JOINT BASE LEWIS-MCCHORD, Washington -- Just three weeks after graduating from his residency in 2003, then-Capt. (Dr.) Imad Haque found himself headed to his first deployment -- testing his new skills in the world of combat medicine.

He soon hit both Iraq and Afghanistan at the height of the wars as a general surgeon, to include operating on the steep number of war wounded during the Battle of Fallujah. He lost track of how many lives he saved over the total of five years he spent deployed.

Now, getting ready for his ninth deployment 15 years later, now-Col. Haque talks of his time saving service members downrange "as my very solemn duty -- that's why I'm here."

"I'm here not only to take care of them; I'm here to make sure that the next generation is here to learn from what I learned and take care of them," said Haque, who is now at Madigan Army Medical Center as a staff general surgeon and the director of surgical simulation at its Andersen Simulation Center.

Growing up just outside of Chicago, medicine ran in his family -- all the way to his maternal grandfather, in fact. Six of his mom's siblings were physicians; she was a pathologist. Even his dad practiced as an anesthesiologist.

"Medicine is a part of (our family) culture," Haque said.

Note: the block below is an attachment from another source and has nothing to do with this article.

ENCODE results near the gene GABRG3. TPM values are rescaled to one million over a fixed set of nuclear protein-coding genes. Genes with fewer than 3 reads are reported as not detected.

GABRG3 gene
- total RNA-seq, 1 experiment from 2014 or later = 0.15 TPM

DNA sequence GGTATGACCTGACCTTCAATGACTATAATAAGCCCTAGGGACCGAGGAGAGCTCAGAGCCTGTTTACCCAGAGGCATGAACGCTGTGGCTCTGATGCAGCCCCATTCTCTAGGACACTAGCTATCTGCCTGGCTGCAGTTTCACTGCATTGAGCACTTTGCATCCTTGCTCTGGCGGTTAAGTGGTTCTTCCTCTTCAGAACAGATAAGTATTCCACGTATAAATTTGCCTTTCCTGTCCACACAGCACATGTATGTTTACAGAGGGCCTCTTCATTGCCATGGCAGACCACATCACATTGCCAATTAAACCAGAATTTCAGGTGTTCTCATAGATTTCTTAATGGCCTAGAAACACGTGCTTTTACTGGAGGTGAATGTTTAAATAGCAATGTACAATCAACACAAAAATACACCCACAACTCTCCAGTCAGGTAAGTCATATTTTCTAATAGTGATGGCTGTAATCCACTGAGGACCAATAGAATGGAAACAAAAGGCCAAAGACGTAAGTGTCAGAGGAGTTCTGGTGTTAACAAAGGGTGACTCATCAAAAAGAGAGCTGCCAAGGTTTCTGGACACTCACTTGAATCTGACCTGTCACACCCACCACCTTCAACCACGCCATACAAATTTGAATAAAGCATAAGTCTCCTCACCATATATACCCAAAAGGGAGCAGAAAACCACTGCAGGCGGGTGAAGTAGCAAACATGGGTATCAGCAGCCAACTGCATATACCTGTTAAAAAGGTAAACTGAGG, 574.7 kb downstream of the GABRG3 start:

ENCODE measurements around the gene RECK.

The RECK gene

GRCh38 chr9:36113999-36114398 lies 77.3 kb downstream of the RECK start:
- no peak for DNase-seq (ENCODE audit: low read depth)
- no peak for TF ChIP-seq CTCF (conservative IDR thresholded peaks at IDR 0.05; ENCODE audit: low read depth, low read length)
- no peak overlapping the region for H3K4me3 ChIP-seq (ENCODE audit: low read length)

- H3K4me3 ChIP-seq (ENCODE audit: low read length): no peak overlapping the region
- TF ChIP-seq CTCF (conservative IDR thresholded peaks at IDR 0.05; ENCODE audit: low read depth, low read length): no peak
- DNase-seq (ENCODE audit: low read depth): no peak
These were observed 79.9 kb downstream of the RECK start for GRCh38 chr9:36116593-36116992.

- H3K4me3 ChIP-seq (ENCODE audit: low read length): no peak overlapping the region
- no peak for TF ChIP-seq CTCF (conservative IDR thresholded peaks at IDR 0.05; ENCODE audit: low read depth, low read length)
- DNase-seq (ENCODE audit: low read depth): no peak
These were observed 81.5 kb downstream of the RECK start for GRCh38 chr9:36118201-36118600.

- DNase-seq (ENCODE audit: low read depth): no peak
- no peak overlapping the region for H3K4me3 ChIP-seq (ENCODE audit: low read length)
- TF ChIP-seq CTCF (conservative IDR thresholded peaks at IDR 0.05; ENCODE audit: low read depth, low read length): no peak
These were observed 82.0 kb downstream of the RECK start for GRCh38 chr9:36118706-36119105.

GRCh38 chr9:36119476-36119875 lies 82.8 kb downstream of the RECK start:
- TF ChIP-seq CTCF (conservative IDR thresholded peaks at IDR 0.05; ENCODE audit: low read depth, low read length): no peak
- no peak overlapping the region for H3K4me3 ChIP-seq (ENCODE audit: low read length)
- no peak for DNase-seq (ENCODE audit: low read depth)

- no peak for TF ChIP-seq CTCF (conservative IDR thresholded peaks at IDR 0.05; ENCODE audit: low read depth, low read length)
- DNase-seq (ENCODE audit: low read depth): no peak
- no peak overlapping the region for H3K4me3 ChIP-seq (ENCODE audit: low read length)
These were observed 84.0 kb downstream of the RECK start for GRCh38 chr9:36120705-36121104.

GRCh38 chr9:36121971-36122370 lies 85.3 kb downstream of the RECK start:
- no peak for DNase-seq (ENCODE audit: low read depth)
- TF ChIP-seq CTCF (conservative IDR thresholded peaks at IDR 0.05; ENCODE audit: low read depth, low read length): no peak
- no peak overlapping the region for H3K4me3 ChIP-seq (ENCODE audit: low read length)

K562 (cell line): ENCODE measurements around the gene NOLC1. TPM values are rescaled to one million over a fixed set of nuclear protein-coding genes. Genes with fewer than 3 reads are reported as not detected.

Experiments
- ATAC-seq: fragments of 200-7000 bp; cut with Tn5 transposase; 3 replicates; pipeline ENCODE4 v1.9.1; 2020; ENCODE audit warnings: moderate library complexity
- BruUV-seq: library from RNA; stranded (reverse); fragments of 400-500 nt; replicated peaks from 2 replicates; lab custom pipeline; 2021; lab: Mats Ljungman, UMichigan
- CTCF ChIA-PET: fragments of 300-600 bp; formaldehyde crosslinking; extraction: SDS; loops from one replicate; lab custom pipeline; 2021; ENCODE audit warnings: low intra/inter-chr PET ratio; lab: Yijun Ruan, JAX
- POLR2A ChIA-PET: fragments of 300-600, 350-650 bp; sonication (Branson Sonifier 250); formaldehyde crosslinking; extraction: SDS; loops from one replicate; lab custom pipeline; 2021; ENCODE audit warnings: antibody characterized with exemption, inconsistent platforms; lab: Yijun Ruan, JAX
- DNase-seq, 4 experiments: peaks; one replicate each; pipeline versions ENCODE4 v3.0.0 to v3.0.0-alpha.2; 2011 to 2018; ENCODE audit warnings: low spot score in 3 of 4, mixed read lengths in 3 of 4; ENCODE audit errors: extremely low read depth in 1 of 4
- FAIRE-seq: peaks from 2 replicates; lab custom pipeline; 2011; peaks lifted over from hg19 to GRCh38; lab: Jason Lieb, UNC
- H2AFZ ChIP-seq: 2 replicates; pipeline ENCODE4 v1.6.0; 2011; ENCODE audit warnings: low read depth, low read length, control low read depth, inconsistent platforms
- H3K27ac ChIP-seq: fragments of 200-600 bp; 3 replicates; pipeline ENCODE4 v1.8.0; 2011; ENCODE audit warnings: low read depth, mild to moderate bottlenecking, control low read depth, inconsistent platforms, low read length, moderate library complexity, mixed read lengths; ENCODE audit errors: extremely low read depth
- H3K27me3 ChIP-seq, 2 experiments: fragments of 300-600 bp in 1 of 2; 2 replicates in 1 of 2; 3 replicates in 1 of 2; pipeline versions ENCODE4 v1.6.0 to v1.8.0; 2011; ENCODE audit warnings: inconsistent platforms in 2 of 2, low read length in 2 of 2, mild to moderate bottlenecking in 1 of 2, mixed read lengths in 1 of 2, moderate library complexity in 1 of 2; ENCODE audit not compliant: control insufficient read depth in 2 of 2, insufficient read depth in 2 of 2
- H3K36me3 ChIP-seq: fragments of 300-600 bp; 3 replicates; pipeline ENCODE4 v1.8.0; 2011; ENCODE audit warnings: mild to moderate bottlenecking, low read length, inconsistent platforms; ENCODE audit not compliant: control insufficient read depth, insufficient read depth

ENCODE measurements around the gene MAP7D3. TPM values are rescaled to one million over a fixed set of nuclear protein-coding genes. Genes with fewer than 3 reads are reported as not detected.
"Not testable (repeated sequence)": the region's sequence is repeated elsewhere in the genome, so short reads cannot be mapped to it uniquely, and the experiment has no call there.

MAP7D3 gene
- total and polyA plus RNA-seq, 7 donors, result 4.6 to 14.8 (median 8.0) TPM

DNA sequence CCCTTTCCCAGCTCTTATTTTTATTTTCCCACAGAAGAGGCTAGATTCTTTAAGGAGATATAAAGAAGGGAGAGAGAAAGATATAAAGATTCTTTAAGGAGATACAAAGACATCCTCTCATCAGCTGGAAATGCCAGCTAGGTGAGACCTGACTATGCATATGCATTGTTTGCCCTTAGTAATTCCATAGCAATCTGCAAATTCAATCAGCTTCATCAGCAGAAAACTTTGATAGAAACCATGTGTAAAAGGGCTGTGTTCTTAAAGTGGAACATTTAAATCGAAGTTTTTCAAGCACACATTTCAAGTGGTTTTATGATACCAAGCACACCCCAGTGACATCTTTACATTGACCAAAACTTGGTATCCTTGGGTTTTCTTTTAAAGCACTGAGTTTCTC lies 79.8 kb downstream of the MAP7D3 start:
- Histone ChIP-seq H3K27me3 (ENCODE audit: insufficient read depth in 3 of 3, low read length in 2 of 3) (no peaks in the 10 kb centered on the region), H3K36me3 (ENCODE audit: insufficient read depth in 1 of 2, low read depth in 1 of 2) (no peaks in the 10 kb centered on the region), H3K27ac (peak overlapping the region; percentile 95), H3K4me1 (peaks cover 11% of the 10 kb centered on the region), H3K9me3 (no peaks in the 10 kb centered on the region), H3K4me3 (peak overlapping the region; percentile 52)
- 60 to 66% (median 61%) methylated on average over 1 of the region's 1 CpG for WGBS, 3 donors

His parents actually met in medical school in Pakistan, later immigrating to the United States to train and practice as doctors.

"They were kind of groundbreaking folks. They were part of a generation that kind of broke the education barrier in Pakistan," he said.

As a first-generation American-Pakistani, Haque grew up in what he described as "a swirling of cultures."

At home he was one of three kids in a fairly conservative Muslim family; at school, he immersed himself in gymnastics, soccer and student government, all the while developing an ever-increasing interest in the Army. In both realms, he said he grew up in cultures of success and hard work that paved the path for an appointment to West Point.

There, he internalized the motto of "Duty, Honor, Country."

"It becomes very solidified during your time there, and then you go out and you do it," Haque said.

He carried that sense of duty with him since he first arrived at Madigan in 1998 as a fresh graduate from the University of Illinois' College of Medicine. With many of the hospital's military surgeons then deployed, he learned his trade from civilian surgeons whom he calls his colleagues today.

"I owe a huge debt of gratitude to our civilian staff because they taught us surgery," said Haque, who named Dr. Chuck Anderson, Dr. Preston Carter and Dr. Bill Eggebroten as key in teaching him surgical skills.

"While he was a resident he was known for being here very late at night or all night making extra rounds in the ICU just to make sure the patients were all doing well," said Andersen, Madigan's chief of the Wound Care Service and medical director of the Outpatient Wound Care Clinic. "That commitment to give the extra time and commitment has carried on since he has been on staff not only in patient care, but also in resident education ... He has set the highest standard for all of us to follow."